0
votes
2answers
1k views

“Nervous” vs. “anxious”

Are these words interchangeable? When would you use one over the other? For example, is it correct to say you "feel nervous" or "feel anxious"? Is it correct to say you are an "anxious person" or a ...
1
vote
1answer
638 views

Is there a difference between “depressive” and “depressing”?

Is news depressing or depressive? In what situations would you use these two words? According to dicionary.com: depressive - tending to depress depressing - serving to depress; inducing a ...
3
votes
3answers
6k views

“Gain/acquire/gather/get experience”

According to my Longman dictionary, gain experience and get experience seem to mean the same: gain/get experience: The programme enables pupils to gain some experience of the world of work. But ...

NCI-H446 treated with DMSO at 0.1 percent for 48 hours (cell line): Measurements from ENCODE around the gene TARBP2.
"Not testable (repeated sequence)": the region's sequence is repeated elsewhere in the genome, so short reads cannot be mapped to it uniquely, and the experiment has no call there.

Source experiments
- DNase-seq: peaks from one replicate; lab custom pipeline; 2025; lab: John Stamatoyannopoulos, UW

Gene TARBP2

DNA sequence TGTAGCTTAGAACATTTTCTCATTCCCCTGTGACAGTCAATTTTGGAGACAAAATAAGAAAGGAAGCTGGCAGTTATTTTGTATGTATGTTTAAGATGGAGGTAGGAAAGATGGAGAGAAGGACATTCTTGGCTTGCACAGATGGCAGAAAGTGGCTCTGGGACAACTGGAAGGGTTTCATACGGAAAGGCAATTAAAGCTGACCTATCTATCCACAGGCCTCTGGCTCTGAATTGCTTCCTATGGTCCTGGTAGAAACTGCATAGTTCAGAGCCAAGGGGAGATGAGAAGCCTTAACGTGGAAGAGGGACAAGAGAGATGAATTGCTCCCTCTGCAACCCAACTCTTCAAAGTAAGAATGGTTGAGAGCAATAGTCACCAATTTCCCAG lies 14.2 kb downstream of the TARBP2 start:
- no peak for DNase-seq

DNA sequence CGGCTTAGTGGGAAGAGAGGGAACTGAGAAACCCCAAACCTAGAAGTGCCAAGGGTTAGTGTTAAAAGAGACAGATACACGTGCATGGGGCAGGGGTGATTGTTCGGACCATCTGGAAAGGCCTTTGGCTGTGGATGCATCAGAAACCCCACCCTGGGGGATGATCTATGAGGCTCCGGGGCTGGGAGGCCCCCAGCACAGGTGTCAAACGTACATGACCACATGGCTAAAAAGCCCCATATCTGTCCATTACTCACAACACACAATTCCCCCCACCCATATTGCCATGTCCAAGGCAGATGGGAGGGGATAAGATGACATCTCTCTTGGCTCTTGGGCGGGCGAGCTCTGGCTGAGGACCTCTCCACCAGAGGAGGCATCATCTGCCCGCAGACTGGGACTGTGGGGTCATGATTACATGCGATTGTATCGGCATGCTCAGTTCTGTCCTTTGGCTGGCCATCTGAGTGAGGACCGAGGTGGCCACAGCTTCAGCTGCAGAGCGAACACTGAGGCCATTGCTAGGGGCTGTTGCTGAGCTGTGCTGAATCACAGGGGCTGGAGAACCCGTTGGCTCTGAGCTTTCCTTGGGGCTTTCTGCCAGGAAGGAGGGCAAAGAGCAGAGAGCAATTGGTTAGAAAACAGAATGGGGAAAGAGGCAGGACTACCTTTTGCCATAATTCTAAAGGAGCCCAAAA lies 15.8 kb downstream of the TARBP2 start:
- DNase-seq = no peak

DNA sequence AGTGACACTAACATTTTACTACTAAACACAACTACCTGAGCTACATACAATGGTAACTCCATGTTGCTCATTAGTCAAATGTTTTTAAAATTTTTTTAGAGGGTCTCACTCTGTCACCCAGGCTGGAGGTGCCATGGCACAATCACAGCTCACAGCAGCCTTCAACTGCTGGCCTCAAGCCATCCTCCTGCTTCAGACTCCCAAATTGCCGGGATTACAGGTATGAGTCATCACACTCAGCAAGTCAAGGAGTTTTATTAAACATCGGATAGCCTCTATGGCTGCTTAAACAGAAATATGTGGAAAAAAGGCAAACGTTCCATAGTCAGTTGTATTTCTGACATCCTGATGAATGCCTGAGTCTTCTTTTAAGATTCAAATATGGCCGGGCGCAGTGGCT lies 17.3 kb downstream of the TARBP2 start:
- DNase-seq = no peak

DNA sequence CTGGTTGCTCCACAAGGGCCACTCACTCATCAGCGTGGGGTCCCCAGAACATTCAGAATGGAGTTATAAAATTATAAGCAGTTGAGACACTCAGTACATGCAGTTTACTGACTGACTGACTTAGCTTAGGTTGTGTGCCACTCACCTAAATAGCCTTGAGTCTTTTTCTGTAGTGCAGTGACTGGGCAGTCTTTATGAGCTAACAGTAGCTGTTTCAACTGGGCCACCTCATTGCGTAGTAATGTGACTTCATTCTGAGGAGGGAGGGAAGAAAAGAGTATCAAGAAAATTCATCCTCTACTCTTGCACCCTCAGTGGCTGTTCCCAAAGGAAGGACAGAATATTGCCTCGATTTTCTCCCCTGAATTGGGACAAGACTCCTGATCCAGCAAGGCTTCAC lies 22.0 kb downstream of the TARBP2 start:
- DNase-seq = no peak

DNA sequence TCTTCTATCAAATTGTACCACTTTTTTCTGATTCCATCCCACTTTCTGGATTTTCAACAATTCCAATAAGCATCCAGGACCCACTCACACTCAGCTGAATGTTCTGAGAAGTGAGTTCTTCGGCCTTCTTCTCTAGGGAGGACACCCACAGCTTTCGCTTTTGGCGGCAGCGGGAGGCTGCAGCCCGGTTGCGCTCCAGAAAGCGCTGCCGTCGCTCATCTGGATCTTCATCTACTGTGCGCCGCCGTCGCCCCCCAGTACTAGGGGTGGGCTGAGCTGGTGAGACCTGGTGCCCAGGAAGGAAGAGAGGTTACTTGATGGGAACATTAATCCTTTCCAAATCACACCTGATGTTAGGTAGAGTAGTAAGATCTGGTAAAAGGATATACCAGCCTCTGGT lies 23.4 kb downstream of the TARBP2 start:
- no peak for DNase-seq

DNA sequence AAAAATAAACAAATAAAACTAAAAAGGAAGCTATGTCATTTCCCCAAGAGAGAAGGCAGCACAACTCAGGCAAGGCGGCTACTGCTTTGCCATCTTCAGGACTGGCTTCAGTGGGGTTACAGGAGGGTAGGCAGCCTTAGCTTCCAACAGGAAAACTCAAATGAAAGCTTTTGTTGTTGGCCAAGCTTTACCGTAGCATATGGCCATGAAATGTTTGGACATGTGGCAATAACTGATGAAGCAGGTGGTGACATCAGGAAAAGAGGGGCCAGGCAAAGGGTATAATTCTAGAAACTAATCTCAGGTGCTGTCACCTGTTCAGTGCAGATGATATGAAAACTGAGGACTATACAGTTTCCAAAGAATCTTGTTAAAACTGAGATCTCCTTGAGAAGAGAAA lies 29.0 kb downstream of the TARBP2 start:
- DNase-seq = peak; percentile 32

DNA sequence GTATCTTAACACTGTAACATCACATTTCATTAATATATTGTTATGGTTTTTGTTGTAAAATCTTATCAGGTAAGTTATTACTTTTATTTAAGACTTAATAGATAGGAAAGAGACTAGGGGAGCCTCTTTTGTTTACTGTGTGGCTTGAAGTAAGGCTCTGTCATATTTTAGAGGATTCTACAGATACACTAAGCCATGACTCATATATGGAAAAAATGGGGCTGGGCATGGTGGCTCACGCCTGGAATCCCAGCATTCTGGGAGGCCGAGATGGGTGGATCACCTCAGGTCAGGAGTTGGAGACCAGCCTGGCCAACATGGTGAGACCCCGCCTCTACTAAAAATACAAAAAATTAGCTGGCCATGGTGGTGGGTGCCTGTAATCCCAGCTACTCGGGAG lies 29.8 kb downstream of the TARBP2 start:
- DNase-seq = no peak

3
votes
2answers
7k views

“No point in” vs. “no point of” vs. “no point to”

Point in, point of, point to. (Point in the sense of "purpose".) What are the differences among these — in meaning? in usage (each is used in certain constructions or with certain ...
6
votes
7answers
31k views

Is there a difference between “vice”, “deputy”, “associate”, and “assistant” as descriptive job titles?

When vice, deputy, associate, or assistant is collocated with a job title, such as vice manager, deputy manager, associate manager, assistant manager, I wonder how to rank or differentiate their ...
11
votes
4answers
77k views

What is the difference between “sardonic” and “sarcastic”?

Basically, sardonic and sarcastic both stand for mocking gestures, but what is the difference in their contextual use? Are there any other words that represent a similar gesture?